This is one of those stories where someone — lots of someones, actually — told me I couldn’t do something — in this case, a standing split balance pose — and then I went ahead and did it anyway. This is also one of those stories where I discover I have an attachment to being right and to smugness (my own, not other people’s). This is also a story about shoes.
I’ve been working with various expressions of standing split for maybe 7 or 8 years. First it was about getting my hamstrings to loosen up: they’re generally quite obliging about this sort of thing. Then it was about developing the core strength to open my heart center enough to start thinking about balancing (entering the pose with both hands on my standing ankle rather than on the ground). Now — and for the past 4 years or so — it’s been about playing with balancing. And, you know, not falling on my face. Because that would kind of hurt.
While trying the standing split with one hand on the ground, I’ve been offered a few reasons why I’ve had extended trouble moving into the balance:
- My core muscles aren’t strong enough to stabilize the rest of my body.
- My core muscles might be strong, but there’s too much weight to be supported over one ankle.
- My center of gravity is too variable. Since fat jiggles, my torso is not as still in the pose compared to the torso of someone with less fat.
At one point, a teacher at a studio I visited told me to “accept that it’s never going to happen.”**
I believed these for years. Not only that this pose might be more difficult for me than for someone of a smaller frame (which may well be true) and that it was unreasonable for me to try to attain it (something I know is downright false).
But really? I think the physical weakness has been my soleus this whole time.
For the past few weeks, I’ve been going about my day-to-day life in minimalist shoes (I’m not going to claim they’re magic for everyone, but they work well for my body), which try to approximate what life would be like in bare feet — and which consequently strengthen the muscles of the lower legs, feet, and ankles. In particular, I’ve noticed the muscles in the lower halves of my calves becoming noticeably stronger, meaning, I am now aware they actually do things.
Like help me balance on one ankle.
For years, I struggled with this balancing standing split, and I thought the problem was in one of the so-called “problem areas” of my body — my hips, my core, my boobs. I had been told this, with varying degrees of certainty, by people who are more generally knowledgeable about yoga and anatomy than I am.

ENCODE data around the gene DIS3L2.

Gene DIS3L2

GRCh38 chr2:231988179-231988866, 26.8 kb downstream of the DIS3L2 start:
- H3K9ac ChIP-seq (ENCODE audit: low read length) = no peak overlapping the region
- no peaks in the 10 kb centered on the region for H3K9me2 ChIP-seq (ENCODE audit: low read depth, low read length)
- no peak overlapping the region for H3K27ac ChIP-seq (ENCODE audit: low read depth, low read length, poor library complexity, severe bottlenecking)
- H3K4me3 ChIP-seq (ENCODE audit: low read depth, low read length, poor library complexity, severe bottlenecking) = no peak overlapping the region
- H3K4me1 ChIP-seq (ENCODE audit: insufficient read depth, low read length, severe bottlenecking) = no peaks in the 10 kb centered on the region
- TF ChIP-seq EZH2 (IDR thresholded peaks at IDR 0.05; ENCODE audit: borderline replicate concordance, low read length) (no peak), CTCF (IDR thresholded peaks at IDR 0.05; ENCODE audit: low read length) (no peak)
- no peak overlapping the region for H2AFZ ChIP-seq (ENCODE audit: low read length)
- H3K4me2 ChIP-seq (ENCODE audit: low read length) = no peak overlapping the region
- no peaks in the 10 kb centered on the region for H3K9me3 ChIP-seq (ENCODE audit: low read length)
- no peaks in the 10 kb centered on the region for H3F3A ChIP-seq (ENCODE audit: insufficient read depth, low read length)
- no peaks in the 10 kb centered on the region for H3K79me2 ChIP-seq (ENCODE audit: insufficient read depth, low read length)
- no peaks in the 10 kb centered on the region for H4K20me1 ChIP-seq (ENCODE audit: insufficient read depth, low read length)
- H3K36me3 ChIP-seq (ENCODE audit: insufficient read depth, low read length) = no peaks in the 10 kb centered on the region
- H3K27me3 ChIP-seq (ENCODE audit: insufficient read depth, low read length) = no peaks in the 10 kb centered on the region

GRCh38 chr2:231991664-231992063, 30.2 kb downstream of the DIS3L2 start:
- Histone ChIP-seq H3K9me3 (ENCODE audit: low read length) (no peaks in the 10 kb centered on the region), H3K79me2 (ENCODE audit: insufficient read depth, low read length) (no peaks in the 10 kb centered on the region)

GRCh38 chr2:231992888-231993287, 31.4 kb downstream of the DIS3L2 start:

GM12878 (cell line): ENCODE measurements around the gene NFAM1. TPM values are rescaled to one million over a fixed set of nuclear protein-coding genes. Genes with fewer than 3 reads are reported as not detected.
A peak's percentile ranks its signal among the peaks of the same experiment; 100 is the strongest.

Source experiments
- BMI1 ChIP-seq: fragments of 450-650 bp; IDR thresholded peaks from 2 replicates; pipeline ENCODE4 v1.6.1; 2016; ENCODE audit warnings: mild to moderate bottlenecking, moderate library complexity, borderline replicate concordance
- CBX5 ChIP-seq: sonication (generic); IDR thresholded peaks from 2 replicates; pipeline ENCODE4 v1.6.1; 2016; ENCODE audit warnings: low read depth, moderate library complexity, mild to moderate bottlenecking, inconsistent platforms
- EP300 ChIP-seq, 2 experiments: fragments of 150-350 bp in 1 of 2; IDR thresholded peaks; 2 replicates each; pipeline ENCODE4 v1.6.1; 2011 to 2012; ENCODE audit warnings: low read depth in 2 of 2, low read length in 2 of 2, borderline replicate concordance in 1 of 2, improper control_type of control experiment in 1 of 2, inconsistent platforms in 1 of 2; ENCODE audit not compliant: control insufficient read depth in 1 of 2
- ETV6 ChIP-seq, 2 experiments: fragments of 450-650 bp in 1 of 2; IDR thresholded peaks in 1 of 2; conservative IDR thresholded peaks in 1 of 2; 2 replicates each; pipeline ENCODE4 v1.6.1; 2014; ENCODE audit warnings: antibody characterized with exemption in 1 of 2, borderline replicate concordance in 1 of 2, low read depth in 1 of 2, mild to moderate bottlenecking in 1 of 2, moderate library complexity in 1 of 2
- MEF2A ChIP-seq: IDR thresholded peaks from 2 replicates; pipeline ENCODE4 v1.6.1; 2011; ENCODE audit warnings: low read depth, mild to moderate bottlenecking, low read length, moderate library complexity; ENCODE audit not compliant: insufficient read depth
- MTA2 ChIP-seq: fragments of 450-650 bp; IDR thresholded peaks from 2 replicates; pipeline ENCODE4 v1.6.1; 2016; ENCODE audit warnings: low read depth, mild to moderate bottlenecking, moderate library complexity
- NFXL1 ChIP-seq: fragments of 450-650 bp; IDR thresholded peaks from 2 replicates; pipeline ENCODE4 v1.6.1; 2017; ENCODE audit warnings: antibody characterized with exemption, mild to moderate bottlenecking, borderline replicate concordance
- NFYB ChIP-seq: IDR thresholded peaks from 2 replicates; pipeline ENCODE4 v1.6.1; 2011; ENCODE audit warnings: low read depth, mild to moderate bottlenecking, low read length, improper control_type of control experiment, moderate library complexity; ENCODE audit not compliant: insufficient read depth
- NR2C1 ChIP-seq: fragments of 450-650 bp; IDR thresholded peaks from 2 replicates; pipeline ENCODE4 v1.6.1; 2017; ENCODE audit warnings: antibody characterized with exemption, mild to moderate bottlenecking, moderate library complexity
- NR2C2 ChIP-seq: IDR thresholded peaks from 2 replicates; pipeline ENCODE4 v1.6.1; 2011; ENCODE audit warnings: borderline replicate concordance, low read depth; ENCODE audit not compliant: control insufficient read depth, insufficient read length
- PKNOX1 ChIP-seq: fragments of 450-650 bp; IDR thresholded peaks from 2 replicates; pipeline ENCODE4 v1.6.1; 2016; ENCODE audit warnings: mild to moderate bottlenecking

If the explanations — the pose was unattainable because of my body size or fat — had turned out to be true, I would have worked to accept it. But this is not the truth.
The truth is that the more upper areas of my body — my thighs and my core — may have been strong enough for a while and are certainly strong enough now. I feel the change in my lower calves and ankles, the muscles that are now creating the stable base for the pose. While I’m still getting used to this new-found base, I find that I am repeatedly able to hold the pose for a minimum of six to eight breaths — enough to tell me this is not a fluke.
It is possible the “fat parts” of me have been strong enough the entire time. It is possible that the weaker parts were the parts that were made weak by conforming to gendered fashion expectations. It is possible that everything I’ve been told about what the weight of my body “can’t” do is a lie.
No, I don’t expect that’s true for everything I’ve been told, but I welcome the adventure of being proven wrong.
** I think there are relevant philosophical difference between accepting that it’s never going to happen and essentially being told to give up. And I believe learning to accept limitations is a meaningful spiritual practice. However, given the instructor’s tone and the way she treated her older students (i.e., ones with visible wrinkles) and me (the only fat student) throughout the class leads me to believe her intention was the latter.